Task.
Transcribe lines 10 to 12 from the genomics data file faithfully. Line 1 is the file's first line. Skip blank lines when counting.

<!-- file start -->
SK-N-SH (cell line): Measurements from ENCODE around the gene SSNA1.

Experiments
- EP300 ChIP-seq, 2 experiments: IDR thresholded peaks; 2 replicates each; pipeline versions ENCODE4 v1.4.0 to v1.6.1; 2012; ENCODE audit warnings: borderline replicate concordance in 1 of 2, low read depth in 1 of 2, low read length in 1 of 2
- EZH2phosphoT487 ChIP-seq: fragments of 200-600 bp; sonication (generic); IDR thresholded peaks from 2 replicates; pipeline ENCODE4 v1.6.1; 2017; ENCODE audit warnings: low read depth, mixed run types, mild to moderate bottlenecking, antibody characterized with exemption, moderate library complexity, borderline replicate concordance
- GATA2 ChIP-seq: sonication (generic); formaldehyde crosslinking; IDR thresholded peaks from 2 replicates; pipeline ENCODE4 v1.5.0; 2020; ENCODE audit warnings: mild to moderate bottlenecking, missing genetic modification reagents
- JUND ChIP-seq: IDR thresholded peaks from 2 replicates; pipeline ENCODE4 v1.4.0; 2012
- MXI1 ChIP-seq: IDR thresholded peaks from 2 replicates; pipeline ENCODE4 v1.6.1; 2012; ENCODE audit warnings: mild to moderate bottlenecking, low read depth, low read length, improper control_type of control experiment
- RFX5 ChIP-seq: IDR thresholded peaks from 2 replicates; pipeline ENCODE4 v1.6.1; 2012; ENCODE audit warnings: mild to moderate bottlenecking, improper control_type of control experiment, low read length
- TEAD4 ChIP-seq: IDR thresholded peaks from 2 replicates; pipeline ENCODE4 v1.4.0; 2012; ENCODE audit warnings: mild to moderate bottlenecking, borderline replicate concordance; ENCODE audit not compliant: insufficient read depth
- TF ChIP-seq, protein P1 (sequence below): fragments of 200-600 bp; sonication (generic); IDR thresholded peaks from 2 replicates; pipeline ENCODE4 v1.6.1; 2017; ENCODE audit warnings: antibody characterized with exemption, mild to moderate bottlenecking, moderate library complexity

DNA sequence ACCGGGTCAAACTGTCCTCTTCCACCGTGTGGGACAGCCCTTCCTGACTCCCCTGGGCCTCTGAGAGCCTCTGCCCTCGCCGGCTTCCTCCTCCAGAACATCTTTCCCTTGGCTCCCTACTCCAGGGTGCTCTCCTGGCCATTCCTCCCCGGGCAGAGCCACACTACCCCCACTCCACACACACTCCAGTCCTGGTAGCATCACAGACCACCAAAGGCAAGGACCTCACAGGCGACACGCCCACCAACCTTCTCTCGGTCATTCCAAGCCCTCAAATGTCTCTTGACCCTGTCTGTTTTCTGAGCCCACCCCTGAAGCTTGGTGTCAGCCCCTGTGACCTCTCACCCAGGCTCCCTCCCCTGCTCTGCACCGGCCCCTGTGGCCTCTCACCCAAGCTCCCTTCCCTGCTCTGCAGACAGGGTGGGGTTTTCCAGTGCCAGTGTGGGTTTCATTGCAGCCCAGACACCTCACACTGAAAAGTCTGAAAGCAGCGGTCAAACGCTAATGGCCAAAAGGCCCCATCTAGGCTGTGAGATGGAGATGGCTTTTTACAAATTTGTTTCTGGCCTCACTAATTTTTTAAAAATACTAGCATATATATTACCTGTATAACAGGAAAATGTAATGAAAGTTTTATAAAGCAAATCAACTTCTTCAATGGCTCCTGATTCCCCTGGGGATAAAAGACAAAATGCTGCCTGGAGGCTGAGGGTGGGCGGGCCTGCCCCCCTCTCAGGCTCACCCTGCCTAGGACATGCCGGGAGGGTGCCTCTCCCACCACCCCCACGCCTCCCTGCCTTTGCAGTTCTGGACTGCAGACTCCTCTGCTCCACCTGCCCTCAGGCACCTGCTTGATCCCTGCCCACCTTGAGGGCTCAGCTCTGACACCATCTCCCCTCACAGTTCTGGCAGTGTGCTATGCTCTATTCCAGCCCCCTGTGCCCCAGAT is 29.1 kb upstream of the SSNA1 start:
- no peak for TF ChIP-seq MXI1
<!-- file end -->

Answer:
- TF ChIP-seq, protein P1 (sequence below): fragments of 200-600 bp; sonication (generic); IDR thresholded peaks from 2 replicates; pipeline ENCODE4 v1.6.1; 2017; ENCODE audit warnings: antibody characterized with exemption, mild to moderate bottlenecking, moderate library complexity

DNA sequence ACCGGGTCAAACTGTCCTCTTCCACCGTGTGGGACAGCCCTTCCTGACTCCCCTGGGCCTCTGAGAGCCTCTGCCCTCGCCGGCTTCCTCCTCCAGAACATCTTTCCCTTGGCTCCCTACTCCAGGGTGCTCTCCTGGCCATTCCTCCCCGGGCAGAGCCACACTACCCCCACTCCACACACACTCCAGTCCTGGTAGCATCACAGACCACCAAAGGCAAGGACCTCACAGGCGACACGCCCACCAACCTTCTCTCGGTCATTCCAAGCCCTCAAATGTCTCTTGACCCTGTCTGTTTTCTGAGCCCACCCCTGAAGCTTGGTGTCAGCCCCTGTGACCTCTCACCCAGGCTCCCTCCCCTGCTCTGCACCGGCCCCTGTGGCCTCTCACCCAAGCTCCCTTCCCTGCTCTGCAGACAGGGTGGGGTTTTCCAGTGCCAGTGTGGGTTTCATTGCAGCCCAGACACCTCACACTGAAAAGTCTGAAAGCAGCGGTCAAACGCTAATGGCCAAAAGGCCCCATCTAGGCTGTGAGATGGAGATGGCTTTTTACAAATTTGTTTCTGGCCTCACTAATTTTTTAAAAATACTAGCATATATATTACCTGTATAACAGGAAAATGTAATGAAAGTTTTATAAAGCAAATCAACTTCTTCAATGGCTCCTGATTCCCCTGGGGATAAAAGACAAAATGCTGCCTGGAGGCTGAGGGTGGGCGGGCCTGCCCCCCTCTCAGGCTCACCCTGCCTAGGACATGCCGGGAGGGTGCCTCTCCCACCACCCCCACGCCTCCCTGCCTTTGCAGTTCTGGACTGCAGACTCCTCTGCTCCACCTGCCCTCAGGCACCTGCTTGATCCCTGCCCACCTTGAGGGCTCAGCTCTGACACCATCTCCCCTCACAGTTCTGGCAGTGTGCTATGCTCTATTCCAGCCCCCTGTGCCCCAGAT is 29.1 kb upstream of the SSNA1 start:
- no peak for TF ChIP-seq MXI1